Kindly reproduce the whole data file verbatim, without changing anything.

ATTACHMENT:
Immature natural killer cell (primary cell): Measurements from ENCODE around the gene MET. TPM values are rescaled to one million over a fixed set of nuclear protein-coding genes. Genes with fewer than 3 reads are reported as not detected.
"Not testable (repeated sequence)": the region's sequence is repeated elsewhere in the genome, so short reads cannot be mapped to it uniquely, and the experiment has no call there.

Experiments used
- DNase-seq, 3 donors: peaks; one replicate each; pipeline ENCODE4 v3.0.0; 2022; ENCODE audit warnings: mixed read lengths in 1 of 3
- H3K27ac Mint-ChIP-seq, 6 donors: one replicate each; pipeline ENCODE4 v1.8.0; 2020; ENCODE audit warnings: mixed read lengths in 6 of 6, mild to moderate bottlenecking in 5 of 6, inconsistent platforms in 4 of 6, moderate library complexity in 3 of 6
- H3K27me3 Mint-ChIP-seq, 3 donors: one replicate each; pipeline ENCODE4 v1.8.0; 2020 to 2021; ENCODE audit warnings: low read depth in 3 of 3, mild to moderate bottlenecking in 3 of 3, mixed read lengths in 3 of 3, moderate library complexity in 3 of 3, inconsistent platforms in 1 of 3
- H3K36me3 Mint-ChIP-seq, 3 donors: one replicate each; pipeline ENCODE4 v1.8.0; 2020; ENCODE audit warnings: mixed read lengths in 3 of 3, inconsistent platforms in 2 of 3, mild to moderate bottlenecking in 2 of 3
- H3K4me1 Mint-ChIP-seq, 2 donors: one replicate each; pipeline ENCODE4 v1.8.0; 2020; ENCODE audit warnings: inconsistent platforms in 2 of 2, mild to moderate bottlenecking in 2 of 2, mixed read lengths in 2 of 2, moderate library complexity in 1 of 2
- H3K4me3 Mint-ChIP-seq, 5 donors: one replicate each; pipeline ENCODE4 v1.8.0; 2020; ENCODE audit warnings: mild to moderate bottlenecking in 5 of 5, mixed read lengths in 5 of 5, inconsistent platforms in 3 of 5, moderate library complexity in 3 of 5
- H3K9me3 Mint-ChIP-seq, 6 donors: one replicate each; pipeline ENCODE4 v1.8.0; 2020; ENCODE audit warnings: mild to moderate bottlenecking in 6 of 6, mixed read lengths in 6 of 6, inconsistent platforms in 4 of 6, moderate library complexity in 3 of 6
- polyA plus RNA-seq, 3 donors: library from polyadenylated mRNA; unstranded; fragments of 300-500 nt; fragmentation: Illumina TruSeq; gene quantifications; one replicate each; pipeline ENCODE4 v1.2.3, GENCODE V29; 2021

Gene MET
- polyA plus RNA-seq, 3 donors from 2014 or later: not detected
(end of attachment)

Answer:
Immature natural killer cell (primary cell): Measurements from ENCODE around the gene MET. TPM values are rescaled to one million over a fixed set of nuclear protein-coding genes. Genes with fewer than 3 reads are reported as not detected.
"Not testable (repeated sequence)": the region's sequence is repeated elsewhere in the genome, so short reads cannot be mapped to it uniquely, and the experiment has no call there.

Experiments used
- DNase-seq, 3 donors: peaks; one replicate each; pipeline ENCODE4 v3.0.0; 2022; ENCODE audit warnings: mixed read lengths in 1 of 3
- H3K27ac Mint-ChIP-seq, 6 donors: one replicate each; pipeline ENCODE4 v1.8.0; 2020; ENCODE audit warnings: mixed read lengths in 6 of 6, mild to moderate bottlenecking in 5 of 6, inconsistent platforms in 4 of 6, moderate library complexity in 3 of 6
- H3K27me3 Mint-ChIP-seq, 3 donors: one replicate each; pipeline ENCODE4 v1.8.0; 2020 to 2021; ENCODE audit warnings: low read depth in 3 of 3, mild to moderate bottlenecking in 3 of 3, mixed read lengths in 3 of 3, moderate library complexity in 3 of 3, inconsistent platforms in 1 of 3
- H3K36me3 Mint-ChIP-seq, 3 donors: one replicate each; pipeline ENCODE4 v1.8.0; 2020; ENCODE audit warnings: mixed read lengths in 3 of 3, inconsistent platforms in 2 of 3, mild to moderate bottlenecking in 2 of 3
- H3K4me1 Mint-ChIP-seq, 2 donors: one replicate each; pipeline ENCODE4 v1.8.0; 2020; ENCODE audit warnings: inconsistent platforms in 2 of 2, mild to moderate bottlenecking in 2 of 2, mixed read lengths in 2 of 2, moderate library complexity in 1 of 2
- H3K4me3 Mint-ChIP-seq, 5 donors: one replicate each; pipeline ENCODE4 v1.8.0; 2020; ENCODE audit warnings: mild to moderate bottlenecking in 5 of 5, mixed read lengths in 5 of 5, inconsistent platforms in 3 of 5, moderate library complexity in 3 of 5
- H3K9me3 Mint-ChIP-seq, 6 donors: one replicate each; pipeline ENCODE4 v1.8.0; 2020; ENCODE audit warnings: mild to moderate bottlenecking in 6 of 6, mixed read lengths in 6 of 6, inconsistent platforms in 4 of 6, moderate library complexity in 3 of 6
- polyA plus RNA-seq, 3 donors: library from polyadenylated mRNA; unstranded; fragments of 300-500 nt; fragmentation: Illumina TruSeq; gene quantifications; one replicate each; pipeline ENCODE4 v1.2.3, GENCODE V29; 2021

Gene MET
- polyA plus RNA-seq, 3 donors from 2014 or later: not detected